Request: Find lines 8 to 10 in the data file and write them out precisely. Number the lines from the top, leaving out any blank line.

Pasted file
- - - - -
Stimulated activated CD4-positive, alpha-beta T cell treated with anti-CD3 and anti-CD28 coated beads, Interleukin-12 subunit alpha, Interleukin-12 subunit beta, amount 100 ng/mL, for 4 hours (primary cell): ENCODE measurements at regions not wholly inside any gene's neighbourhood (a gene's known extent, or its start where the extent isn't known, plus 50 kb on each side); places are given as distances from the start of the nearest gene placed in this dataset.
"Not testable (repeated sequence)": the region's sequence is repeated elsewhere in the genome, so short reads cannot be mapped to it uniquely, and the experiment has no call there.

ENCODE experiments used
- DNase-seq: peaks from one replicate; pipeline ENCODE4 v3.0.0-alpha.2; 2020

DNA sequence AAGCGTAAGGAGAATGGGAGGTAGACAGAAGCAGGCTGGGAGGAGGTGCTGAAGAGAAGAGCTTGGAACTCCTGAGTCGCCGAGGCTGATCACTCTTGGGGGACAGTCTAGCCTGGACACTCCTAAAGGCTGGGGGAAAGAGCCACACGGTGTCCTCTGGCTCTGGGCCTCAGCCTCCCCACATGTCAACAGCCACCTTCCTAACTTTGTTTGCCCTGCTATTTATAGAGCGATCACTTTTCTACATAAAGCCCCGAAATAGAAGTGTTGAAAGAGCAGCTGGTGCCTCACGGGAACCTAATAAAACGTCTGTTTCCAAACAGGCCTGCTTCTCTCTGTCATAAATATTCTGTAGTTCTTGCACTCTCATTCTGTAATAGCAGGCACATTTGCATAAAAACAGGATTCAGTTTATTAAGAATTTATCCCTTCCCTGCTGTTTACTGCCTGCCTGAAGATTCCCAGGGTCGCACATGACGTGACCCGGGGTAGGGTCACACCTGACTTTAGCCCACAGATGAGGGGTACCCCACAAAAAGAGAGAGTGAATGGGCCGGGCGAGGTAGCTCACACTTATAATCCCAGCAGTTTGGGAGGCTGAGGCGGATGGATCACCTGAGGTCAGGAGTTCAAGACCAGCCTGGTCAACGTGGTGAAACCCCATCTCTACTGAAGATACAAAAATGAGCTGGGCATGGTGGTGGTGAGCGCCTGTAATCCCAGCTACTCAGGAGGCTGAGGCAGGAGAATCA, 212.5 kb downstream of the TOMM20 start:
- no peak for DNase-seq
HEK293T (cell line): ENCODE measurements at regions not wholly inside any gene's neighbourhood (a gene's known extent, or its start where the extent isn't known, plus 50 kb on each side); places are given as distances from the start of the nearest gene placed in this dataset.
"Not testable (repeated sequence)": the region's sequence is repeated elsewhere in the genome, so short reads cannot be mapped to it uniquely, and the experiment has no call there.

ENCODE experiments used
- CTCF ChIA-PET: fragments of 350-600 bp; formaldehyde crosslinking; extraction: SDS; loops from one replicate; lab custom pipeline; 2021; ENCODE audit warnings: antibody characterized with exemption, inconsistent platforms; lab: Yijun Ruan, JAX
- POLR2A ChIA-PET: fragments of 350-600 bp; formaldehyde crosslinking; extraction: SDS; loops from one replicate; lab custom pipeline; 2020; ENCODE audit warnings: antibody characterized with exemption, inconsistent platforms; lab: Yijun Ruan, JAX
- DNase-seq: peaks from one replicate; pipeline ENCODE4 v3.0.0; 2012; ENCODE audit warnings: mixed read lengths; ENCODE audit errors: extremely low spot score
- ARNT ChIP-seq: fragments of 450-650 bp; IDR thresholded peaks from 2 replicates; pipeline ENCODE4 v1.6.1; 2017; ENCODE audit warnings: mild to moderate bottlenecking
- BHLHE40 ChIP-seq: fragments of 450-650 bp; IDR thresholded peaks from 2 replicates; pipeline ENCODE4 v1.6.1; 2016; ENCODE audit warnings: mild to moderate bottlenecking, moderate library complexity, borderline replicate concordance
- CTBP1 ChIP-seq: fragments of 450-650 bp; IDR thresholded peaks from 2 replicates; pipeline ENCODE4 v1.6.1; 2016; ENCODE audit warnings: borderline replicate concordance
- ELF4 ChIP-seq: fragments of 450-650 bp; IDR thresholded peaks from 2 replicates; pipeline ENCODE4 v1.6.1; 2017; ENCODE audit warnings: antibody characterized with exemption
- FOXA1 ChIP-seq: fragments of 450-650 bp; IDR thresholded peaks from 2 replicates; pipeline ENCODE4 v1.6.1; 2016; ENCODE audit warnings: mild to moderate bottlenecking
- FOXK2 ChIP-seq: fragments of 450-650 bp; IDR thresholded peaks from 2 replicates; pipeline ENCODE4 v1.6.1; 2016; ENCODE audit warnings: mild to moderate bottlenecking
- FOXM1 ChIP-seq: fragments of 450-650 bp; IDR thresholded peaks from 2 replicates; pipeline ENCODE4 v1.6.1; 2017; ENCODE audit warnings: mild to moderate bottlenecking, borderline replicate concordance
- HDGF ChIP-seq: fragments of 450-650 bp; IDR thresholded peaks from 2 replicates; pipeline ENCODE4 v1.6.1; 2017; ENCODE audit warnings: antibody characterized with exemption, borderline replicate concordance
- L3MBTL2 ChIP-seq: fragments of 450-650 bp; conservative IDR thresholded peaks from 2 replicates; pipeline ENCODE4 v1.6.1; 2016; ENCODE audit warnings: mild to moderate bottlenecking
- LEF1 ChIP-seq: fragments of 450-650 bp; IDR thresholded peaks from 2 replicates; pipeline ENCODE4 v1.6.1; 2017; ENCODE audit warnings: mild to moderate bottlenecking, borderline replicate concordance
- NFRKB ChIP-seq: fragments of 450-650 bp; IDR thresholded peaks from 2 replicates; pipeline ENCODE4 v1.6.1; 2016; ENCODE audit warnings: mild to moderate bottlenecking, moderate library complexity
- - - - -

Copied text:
"Not testable (repeated sequence)": the region's sequence is repeated elsewhere in the genome, so short reads cannot be mapped to it uniquely, and the experiment has no call there.

ENCODE experiments used
- CTCF ChIA-PET: fragments of 350-600 bp; formaldehyde crosslinking; extraction: SDS; loops from one replicate; lab custom pipeline; 2021; ENCODE audit warnings: antibody characterized with exemption, inconsistent platforms; lab: Yijun Ruan, JAX